Beside a brick wall in Baltimore's Greenmount West neighborhood, a sea foam green refrigerator hums. A corrugated metal roof protects it from rain and snow. A goldfinch poised above two seeds is painted on the front of the refrigerator; above it are painted the words, "Free food. Comida gratis."
This is the Baltimore Community Fridge, a mutual aid organization envisioned and started by Clara Leverenz, A&S '21, during her senior year. Although Leverenz is now living and working in New York City, a cadre of volunteers keep the fridge—and an adjacent pantry—stocked with food, toiletries, and other necessities. Kale, spaghetti squash, and sweet potatoes from local farms have passed through the fridge in recent days. Cans of vegetables, rolls of toilet paper, toothpaste, menstrual supplies, and at-home COVID-19 test kits move through the pantry.
"For me, food has always been my love language," says Leverenz, 22. "I would always cook for my roommates. When the pandemic started in 2020, we began noticing exacerbated food insecurity issues and I wanted to do something about it."
Leverenz, a New York City native, heard from hometown friends about these community refrigerators popping up there and subsequently researched the model herself to create one in Baltimore. It's a simple way to move food and other goods from the hands of those who have a little extra to spare directly to neighbors and community members. She posted on Instagram to find others interested in volunteering and connected with Abbey Franklin, a 2021 graduate of the Maryland Institute College of Art. The two women found a donated refrigerator and, after a few months of false starts, a location about a mile and a half from the Homewood campus. In November 2020, the fridge opened behind 209 McAllister St., which is home to Blue Light Junction, a natural dye garden and color lab where founder Kenya Miles allows the fridge to be plugged into one of its electrical sockets. Right across the street is Hidden Harvest Farm, which provides fresh produce for the community fridge. Local artist Jessy DeSantis painted the goldfinch.
"It's all run by volunteers," says Leverenz. "We have volunteers who stop by every day to clean it out and volunteers who restock it a couple times a week. It's very grassroots."
One of those volunteers is Justine Bumpers, 31, a photographer who lives in Hampden. "I constantly feel very overwhelmed because there are so many people in need of help," she says. "The fridge felt like something that I could do consistently where I could directly help people."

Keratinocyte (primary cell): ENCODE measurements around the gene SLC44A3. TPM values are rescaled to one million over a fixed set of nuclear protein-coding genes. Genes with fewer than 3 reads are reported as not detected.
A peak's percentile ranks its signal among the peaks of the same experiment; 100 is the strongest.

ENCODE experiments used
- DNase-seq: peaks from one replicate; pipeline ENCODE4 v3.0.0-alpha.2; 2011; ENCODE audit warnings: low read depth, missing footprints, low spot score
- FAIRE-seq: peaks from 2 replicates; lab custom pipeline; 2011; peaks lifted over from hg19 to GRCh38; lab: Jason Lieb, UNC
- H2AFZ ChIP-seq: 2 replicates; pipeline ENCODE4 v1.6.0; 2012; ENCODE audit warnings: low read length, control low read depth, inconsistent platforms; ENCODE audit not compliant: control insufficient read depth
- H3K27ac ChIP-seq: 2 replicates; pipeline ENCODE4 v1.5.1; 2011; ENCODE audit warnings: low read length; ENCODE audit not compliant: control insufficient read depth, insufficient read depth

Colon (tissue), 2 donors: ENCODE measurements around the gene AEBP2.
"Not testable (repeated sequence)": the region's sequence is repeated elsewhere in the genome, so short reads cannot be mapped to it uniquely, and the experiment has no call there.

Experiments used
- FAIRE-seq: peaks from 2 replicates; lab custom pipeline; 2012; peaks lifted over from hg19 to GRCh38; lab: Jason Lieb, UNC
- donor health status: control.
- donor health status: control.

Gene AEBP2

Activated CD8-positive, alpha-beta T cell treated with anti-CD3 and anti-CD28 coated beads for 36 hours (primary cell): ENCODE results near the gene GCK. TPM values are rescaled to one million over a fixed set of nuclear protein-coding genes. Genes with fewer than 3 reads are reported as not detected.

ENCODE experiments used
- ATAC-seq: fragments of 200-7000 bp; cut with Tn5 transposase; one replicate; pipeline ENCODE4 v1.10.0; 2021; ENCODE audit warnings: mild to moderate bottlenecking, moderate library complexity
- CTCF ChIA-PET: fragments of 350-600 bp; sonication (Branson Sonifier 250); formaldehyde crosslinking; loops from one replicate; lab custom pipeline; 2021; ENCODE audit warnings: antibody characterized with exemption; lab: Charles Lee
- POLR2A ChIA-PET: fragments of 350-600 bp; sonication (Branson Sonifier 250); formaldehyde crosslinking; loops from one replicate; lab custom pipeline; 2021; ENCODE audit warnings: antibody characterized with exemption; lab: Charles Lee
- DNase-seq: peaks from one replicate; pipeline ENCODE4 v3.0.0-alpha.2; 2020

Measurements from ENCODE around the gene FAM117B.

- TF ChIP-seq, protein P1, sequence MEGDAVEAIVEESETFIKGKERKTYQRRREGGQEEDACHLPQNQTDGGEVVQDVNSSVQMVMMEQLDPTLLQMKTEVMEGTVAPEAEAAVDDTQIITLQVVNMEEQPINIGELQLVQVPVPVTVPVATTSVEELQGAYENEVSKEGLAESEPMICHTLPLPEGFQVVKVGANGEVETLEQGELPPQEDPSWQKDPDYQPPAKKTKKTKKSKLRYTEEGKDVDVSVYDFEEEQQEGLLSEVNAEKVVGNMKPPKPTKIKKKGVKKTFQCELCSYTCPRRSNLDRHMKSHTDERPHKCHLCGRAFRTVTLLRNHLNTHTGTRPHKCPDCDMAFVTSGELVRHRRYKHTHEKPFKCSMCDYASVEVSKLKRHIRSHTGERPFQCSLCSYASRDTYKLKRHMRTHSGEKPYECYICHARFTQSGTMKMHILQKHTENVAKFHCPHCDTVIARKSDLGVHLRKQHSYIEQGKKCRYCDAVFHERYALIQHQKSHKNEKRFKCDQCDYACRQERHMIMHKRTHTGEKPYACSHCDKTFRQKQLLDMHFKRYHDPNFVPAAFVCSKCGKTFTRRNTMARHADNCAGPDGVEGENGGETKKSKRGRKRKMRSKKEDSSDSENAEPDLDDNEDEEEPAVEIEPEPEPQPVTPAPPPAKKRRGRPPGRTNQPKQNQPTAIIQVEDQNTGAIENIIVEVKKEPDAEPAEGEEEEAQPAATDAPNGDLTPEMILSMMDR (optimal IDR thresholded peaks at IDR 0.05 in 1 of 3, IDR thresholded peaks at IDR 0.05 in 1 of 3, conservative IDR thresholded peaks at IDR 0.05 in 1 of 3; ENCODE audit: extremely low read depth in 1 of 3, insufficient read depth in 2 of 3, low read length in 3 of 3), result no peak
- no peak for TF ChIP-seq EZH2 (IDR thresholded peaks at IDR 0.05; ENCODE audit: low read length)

Bumpers visits the fridge at least once a week, dropping off bagged snacks, granola bars, and single-serve meals. Many of the people who pick up food from the fridge are unhoused and don't have access to a stove or microwave, she says. Shortly before Thanksgiving, Bumpers raised funds on social media to purchase the ingredients for 36 vegetarian holiday meals. She and a friend cooked collard greens, stuffing, mashed potatoes, and mac and cheese, then packed them into single serve containers.
"Those went really quickly," she says. She was planning on cooking another large batch of meals with ham and sides before Christmas.
"I want people to remember that those who live on the street are human," says Bumpers. "Everyone deserves to eat, no matter what they have gone through."
Volunteers use social media to alert each other when the fridge is running low. They also chat with visitors to the fridge to get a sense of what community members need—say sandwiches or deodorant—and will put out a call for the requested items.
Leverenz, an anthropology and art history major who now works in a New York artist studio, keeps on top of the activity of the fridge from afar. She encourages friends who are still at Hopkins to stop by and help out. "You can message us on Instagram and find a time to volunteer," she says. "We just ask you to bring wipes and wipe down all the surfaces used a lot. We also need people to toss contributions that have gone bad in the adjacent compost and trashcan."
And for those who would like to help but are unable to come to the fridge in person, Leverenz welcomes donations via Venmo. These donations are used to buy food in bulk, upgrade the structure around the fridge, pay for electricity and compost services, and allow the volunteers to host community events.
Leverenz says that the best part of the project has been forging relationships that transcend boundaries of geography and socioeconomic status. "One thing I really appreciate is all the connections being made," she says. "During the height of the pandemic, you weren't meeting anyone new. The fridge has been a real connector."